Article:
Indian domestic markets closed around 1 per cent up on Wednesday following positive Asian cues, even as expectations that US Federal Reserve could raise key interest rate after the two-day policy meet (Sept 16-17) loomed.
Although Indian stock markets will remain closed on Thursday on account of Ganesh Chaturthi, the US Fed decision will be a decisive factor for both equities and currency market movement in the coming days.
Between 2004 and 2006, the Fed raised interest rates 17 times from — 1 per cent to in June 2004 to 5.25 in June 2006. This coincided with a period of high growth in Indian economy alongwith relatively low interest rate regime.
The rate hike by US Fed that time resulted in a sharp outflow from Indian debt markets. Foreign Institutional investors (FIIs) pulled out significantly from the Indian debt market and their cumulative holding went down from $1.77 billion in December 2004 to $550 million by June 2006. On the contrary, Indian equities, chasing high growth in the economy, witnessed a strong inflow — FII pumped in a record Rs 1,22,687 crore between 2004 and 2006. But this was the time when asset classes were doing well and there were few uncertainties.
Fed policymakers will convene a two-day meeting on Wednesday and could decide to raise interest rates for the first time in close to a decade. “We feel it’s time to start gradually raising interest rates given that the US job market has more or less recovered,” Vijay Singhania, Founder-Director, Trade Smart Online said.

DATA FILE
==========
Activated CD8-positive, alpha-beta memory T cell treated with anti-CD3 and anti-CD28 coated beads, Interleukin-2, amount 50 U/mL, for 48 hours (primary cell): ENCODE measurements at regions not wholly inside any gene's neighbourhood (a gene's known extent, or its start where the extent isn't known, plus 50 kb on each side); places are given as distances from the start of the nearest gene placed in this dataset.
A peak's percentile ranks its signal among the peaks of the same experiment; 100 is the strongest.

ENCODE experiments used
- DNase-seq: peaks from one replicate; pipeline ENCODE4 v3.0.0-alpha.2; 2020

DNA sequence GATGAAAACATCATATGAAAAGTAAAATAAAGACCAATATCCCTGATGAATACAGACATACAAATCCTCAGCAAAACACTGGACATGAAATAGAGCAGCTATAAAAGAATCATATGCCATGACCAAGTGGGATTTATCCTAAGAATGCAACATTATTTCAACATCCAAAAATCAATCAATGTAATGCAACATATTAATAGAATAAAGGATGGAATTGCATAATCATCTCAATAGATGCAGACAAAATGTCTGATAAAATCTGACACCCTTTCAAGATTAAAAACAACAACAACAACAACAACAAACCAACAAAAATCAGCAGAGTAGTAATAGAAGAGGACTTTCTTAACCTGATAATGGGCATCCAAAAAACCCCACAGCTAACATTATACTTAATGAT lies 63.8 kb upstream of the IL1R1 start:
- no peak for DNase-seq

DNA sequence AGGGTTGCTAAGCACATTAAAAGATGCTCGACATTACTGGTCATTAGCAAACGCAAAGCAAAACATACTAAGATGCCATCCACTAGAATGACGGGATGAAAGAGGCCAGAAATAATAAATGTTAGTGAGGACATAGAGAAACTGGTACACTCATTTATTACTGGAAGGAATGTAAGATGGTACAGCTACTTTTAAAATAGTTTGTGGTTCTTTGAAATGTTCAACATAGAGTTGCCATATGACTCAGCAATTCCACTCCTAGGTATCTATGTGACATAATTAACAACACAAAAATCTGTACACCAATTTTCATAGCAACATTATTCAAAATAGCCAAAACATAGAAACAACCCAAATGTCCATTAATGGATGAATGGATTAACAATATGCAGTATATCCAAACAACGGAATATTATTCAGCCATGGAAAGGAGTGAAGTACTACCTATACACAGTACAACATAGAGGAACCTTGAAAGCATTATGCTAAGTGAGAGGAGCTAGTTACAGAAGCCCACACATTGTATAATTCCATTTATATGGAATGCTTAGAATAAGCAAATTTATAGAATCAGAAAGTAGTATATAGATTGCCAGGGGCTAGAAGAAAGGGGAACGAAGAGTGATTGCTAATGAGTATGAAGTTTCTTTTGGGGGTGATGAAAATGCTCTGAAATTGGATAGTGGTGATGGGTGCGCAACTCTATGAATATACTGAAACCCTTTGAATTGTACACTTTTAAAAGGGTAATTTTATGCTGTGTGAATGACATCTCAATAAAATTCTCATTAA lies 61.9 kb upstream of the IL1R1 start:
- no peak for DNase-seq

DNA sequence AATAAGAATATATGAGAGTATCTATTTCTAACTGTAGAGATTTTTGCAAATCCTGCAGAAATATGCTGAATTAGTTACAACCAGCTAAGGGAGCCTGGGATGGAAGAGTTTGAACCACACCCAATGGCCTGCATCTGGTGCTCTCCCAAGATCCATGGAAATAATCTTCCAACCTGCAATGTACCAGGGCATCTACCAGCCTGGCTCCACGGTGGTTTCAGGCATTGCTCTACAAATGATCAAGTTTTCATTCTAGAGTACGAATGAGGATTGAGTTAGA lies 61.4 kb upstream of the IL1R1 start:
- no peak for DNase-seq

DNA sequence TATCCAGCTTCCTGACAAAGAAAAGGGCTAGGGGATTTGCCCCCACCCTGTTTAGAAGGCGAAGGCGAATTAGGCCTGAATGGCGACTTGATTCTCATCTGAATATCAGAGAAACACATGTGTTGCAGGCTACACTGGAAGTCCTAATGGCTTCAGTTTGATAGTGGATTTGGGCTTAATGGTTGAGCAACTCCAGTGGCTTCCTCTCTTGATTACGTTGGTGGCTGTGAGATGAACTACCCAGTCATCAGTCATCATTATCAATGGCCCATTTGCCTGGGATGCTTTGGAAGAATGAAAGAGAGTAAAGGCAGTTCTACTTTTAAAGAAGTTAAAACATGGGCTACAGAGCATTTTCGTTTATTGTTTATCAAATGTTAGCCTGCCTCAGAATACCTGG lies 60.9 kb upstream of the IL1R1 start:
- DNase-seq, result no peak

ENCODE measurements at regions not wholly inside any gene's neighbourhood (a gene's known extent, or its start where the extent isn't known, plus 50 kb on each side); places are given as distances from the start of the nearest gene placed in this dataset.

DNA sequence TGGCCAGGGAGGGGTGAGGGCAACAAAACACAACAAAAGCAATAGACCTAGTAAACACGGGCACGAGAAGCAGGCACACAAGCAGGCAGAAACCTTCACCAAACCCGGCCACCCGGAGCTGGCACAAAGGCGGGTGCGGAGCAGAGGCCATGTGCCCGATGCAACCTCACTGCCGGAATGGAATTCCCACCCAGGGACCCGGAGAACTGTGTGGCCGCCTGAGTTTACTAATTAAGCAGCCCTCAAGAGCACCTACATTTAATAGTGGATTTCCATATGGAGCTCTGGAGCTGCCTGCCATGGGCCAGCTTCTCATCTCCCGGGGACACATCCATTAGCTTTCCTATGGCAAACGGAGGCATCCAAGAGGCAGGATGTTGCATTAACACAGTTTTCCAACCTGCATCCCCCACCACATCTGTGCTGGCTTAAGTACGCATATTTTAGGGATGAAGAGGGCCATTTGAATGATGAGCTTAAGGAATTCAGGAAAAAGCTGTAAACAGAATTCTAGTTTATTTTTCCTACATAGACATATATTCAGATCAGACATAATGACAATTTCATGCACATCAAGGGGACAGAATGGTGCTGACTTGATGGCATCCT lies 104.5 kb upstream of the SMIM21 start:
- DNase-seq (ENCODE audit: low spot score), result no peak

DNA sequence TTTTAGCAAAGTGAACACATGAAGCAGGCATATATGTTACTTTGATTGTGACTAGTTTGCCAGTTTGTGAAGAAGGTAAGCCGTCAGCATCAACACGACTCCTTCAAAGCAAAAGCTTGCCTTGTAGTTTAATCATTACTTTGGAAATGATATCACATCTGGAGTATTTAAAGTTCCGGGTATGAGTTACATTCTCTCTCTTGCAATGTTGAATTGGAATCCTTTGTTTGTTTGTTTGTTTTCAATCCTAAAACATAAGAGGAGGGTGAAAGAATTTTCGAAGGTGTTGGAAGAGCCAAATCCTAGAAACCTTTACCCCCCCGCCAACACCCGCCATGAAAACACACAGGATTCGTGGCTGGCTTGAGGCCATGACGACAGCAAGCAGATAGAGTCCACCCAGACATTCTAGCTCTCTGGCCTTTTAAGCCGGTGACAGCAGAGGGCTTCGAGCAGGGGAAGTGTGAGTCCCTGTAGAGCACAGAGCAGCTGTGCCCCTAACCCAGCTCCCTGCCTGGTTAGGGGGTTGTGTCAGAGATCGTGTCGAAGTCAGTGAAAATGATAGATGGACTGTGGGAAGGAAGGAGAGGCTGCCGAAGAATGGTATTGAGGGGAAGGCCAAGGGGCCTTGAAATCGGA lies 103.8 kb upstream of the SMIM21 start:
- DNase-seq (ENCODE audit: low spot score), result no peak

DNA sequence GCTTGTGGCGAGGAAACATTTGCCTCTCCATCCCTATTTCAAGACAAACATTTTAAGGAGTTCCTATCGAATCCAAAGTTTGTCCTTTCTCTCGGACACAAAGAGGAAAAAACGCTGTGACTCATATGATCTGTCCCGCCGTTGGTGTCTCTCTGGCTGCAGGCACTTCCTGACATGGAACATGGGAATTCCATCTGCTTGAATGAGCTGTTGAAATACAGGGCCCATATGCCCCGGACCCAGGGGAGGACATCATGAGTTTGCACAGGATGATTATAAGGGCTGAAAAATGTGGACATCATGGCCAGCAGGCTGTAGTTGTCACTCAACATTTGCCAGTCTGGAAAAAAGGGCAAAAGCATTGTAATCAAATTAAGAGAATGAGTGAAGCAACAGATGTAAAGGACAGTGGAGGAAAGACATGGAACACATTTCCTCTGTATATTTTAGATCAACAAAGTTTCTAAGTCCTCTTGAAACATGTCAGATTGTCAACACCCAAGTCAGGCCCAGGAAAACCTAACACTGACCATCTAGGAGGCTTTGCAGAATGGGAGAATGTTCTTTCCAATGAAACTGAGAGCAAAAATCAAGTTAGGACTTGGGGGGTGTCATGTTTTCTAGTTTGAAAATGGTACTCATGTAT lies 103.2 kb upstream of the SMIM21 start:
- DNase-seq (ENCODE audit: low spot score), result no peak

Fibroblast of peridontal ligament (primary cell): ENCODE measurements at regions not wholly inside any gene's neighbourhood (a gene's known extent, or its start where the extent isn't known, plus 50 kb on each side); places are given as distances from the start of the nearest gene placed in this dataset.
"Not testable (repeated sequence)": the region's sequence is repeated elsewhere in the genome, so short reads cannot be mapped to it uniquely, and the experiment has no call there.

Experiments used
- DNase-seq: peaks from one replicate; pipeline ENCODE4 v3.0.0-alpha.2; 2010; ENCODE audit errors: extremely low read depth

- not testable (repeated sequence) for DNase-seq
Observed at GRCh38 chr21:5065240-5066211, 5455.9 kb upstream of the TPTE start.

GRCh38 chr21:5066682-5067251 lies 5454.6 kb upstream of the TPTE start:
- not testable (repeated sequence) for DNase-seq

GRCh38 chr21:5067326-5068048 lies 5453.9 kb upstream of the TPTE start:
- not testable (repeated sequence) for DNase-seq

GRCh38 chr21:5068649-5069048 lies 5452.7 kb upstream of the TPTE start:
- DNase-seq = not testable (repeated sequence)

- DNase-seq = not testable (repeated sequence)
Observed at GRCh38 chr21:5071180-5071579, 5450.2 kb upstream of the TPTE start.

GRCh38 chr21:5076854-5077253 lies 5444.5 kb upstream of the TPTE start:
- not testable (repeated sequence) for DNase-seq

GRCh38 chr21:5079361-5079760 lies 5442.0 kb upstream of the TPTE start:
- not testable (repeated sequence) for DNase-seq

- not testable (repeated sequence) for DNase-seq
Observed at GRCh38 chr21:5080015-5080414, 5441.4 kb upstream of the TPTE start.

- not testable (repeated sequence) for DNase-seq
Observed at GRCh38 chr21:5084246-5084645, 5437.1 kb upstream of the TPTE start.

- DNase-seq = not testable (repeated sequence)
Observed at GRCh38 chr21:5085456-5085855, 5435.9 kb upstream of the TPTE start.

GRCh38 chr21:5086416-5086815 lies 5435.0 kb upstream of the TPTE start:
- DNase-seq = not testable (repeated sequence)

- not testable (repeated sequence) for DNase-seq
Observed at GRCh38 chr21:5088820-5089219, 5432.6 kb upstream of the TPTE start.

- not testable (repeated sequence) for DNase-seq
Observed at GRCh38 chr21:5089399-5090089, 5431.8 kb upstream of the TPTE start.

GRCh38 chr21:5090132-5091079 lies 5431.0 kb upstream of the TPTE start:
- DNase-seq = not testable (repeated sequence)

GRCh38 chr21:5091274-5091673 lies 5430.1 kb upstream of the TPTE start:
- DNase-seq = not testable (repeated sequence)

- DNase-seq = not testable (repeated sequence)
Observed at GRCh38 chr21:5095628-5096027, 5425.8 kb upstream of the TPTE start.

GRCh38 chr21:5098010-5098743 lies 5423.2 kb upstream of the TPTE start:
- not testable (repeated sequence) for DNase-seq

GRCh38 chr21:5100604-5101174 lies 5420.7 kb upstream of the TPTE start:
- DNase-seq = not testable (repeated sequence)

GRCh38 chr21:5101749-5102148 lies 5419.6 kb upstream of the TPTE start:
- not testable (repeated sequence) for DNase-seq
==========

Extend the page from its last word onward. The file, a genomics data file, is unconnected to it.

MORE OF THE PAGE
Gaurav Jain, director with Hem Securities also expressed the same view and said, “The markets will fall immediately. There will be global bearishness and India will be impacted by it.”
Few points to know in case US Fed goes for a rate hike
– If FIIS in debt markets rush to pull out following a possible Federal Resereve rate hike, it could end up putting pressure on the Indian rupee.
– A rate hike could potentially lead to massive amounts of pull-back of foreign funds from the emerging like India. US Dollar will strengthen against their currencies, gold and other assest classes, analysts said.
– High interest rates in the US are expected to wean away foreign portfolio investors (FPIs) from India. It is also expected to dent business margins as access to capital from the US will become expensive. Foreign funds have sold around $3 billion, mostly in Indian equities since August.
– On the rupee front, if a hike takes place then a free fall is not being ruled-out. Though the Reserve Bank of India (RBI) is expected to intervene and arrest the fall.
With inputs from Indian Express and IANS